As you may have detected, I’ve been oddly quiet for the last few days, mercifully saving the blogosphere the trouble of carrying my enthusiastically spouted verbiage. The reason is that it’s been a rather busy week, with 2 contracts on the go at once and rather less slack time than I had hoped (no editor work this week), so the forums have been skimmed rather more hurriedly than usual.
One of these contracts involves work on OGRE itself, so I can talk freely about it now you can see the results of it in CVS - some enhancements to light scissoring and clipping. When performing additive lighting routines using a lot of lights of limited range, you can end up doing a lot of passes, some of which will be processing fragments that are outside the light’s range and contributing nothing to the end result. Clearly that’s wasted time and will burn at least some cycles in your pixel shader pipeline even if you use higher profiles and do clever things like early-outing. The hardware scissor is one way to eliminate that, and previously we’d used it to limit the fillrate of shadow volumes. Now, we also use it to limit additive lighting passes, meaning that if your light only covers a small square of screen-space, that’s the only area that will be re-rendered for that light. This is done automatically for the built-in additive shadow modes, which render one light per pass, but you can also enable the option more generally or when using integrated shadows by using the light_scissor on option in your pass. If more than one light is being rendered in that pass at once, their scissors are unioned for that pass. There are also extra optimisations to ensure that if the scissor clips everything, say if the object as a whole is visible but the light only covers a part that is offscreen, the render pass is skipped altogether.
This cuts down on your fragment pipeline. The other feature I added helps to reduce the triangle setup overhead, and potentially the fragment pipeline in the case of spotlights. You can optionally have a set of user clip planes set up for you to mask off the area affected by a light, so that when rendering the additive pass for that light, geometry outside the clip planes is discarded at triangle setup time. The clip planes are a cube for point lights, and a pyramid for spotlights, so clearly when combined with the scissor you can find the area rendered is really quite a tight fit for the lit area. Clip planes do come with a cost though - my experiments have shown that using them when the camera is more often very close to or inside light volumes can often be more costly than not using them, so they are not enabled by default, but they can provide a benefit particularly for small pools of light from spotlights. You can turn them on for all per-light passes when using additive shadow routines using SceneManager::setShadowUseLightClipPlanes, or if you’re using integrated shadows (or no shadows) by using light_clip_planes on in your pass. Note however that unlike scissors, this will only do something if the pass receives a single non-directional light as its lighting state, since forming a single convex shape out of multiple lights is likely to not be worth the effort, especially since most cards only support a maximum of 6 hardware accelerated user clip planes.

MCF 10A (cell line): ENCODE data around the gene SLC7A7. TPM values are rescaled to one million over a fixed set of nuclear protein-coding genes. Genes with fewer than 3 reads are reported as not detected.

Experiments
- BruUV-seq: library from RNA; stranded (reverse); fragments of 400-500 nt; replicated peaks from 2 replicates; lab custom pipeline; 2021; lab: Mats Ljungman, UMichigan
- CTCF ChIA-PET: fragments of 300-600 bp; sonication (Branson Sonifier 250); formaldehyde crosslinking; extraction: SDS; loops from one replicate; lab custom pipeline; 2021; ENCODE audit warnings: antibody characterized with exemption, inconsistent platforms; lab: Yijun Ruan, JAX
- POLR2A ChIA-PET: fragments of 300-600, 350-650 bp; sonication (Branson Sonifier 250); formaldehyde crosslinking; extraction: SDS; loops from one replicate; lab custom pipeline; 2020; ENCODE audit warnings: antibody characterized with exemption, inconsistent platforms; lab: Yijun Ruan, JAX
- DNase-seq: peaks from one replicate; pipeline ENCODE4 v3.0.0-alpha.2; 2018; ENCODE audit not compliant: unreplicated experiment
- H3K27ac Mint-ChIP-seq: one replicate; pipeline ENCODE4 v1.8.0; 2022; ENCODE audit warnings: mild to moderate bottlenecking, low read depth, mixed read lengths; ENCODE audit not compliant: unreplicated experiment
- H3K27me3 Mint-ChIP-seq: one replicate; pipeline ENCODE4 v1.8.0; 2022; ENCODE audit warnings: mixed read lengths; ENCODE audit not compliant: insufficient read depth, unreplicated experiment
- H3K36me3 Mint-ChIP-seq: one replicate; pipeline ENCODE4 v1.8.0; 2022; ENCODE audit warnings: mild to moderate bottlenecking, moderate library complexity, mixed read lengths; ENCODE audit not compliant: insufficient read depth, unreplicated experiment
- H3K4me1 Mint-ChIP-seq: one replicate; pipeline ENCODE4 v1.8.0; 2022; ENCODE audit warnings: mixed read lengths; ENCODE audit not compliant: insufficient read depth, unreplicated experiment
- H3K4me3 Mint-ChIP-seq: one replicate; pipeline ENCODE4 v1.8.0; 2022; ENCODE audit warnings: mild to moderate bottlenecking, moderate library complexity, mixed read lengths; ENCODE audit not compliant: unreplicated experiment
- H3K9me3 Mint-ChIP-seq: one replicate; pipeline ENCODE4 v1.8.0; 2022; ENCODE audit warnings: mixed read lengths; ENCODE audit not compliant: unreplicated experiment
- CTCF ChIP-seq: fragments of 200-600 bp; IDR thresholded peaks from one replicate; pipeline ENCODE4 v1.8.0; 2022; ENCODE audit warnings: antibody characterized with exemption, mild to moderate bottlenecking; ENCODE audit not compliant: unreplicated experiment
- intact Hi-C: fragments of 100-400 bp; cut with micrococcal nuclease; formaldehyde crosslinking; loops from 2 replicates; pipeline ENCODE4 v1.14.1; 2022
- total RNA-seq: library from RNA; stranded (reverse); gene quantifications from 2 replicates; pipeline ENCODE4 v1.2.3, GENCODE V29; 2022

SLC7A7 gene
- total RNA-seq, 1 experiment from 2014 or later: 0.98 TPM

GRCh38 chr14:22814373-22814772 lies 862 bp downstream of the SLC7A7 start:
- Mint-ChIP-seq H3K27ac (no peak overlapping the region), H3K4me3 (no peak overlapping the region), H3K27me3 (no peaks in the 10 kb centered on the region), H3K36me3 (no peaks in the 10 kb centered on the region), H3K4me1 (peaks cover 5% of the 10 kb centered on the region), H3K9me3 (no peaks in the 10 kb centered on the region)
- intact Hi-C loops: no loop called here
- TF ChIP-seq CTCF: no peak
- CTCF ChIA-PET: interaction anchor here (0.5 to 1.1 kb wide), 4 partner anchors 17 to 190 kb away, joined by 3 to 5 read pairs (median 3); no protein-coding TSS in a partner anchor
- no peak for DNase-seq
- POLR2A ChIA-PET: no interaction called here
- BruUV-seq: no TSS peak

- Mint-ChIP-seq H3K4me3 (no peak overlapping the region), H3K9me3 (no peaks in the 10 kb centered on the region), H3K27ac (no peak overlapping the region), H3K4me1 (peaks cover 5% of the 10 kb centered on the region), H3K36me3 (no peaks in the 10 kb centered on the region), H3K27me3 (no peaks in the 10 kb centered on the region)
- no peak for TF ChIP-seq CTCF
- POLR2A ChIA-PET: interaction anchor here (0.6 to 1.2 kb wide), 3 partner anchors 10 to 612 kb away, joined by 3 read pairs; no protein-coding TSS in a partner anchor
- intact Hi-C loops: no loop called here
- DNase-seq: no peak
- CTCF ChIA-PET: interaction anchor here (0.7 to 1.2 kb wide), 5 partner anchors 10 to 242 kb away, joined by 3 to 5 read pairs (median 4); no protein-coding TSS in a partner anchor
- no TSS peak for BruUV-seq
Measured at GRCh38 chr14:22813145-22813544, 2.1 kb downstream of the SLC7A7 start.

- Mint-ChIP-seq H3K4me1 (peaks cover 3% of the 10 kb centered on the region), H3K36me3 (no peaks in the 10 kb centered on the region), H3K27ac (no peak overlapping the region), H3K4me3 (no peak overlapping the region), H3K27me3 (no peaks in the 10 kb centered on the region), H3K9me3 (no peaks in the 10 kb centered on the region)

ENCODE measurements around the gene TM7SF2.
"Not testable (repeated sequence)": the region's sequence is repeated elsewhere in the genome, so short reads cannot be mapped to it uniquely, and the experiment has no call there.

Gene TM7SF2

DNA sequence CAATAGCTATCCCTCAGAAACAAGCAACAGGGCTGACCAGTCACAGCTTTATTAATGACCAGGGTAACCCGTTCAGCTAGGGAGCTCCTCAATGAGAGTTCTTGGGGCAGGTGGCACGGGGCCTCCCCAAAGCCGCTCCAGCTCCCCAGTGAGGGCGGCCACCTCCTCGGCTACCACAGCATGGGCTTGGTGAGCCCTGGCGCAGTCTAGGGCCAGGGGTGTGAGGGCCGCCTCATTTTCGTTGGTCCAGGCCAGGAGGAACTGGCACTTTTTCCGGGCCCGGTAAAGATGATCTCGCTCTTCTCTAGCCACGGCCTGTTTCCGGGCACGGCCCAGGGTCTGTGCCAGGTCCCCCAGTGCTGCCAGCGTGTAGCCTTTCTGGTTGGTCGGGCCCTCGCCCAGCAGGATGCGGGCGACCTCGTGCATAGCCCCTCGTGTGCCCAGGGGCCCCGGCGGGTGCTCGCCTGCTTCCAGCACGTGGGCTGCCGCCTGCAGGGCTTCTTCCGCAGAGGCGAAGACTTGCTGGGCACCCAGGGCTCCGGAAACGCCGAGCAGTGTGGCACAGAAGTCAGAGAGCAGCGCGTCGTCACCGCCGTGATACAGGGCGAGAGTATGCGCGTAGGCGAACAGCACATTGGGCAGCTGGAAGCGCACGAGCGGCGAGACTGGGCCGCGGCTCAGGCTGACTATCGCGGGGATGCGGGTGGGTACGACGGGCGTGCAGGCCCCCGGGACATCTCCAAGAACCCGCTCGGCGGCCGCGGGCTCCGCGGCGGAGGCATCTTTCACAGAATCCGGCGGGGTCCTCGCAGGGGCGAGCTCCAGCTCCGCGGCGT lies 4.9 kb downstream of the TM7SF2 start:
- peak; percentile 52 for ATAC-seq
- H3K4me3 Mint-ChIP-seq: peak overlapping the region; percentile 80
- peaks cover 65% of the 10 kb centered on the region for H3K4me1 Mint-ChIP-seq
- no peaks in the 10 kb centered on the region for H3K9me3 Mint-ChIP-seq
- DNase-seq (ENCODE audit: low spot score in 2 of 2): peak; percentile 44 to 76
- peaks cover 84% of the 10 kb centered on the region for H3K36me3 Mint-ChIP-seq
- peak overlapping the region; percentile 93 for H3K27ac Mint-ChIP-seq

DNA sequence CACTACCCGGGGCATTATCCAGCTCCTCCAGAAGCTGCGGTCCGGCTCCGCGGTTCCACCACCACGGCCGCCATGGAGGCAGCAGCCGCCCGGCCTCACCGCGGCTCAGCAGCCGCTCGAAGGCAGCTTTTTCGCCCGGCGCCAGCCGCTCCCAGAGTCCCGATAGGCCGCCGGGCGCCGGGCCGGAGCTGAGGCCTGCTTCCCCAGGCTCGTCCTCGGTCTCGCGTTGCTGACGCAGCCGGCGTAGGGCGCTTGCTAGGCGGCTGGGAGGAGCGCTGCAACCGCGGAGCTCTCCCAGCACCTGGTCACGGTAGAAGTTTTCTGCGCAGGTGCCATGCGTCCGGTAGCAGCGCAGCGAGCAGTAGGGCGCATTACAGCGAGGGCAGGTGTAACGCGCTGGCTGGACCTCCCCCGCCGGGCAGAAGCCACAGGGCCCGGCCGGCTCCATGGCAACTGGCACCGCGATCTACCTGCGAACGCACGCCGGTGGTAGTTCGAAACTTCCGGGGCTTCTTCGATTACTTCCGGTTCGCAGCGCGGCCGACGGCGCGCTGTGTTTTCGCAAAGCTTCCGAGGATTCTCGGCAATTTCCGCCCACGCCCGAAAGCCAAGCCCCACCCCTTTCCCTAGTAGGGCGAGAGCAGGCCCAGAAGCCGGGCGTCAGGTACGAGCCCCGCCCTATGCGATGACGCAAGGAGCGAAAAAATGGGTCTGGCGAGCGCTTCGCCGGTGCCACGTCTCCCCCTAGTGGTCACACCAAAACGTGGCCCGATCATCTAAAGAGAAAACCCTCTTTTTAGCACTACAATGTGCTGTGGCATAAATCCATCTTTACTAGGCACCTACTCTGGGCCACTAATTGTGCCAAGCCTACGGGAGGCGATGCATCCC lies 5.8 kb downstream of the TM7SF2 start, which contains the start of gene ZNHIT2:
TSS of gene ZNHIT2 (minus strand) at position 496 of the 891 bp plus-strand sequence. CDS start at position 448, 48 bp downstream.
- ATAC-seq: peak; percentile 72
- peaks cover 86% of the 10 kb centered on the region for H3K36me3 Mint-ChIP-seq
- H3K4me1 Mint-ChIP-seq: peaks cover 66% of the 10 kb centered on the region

Obviously with both of these techniques it assumes that your materials include an initial pass before the additive pass(es) - most likely this will be an ambient (with or without occlusion), or hemisphere lighting pass. This initialises the depth buffer and seeds the lighting with the stuff that’s independent of individual scene lights. With integrated shadows, you might also want to collapse a directional light / shadow pass into this as well, since directional lights are always ‘unclippable’ (is that a word? it is now ;)) and are guaranteed to be at the front of the light list so will go to the early passes first if you set your passes up correctly (first pass with max_lights 1, and second pass with start_light 1 plus max_lights and iteration options set based on how many lights you process at once in subsequent passes).
I’m sure that will come in useful to others as well as the customer I did this for. Enjoy!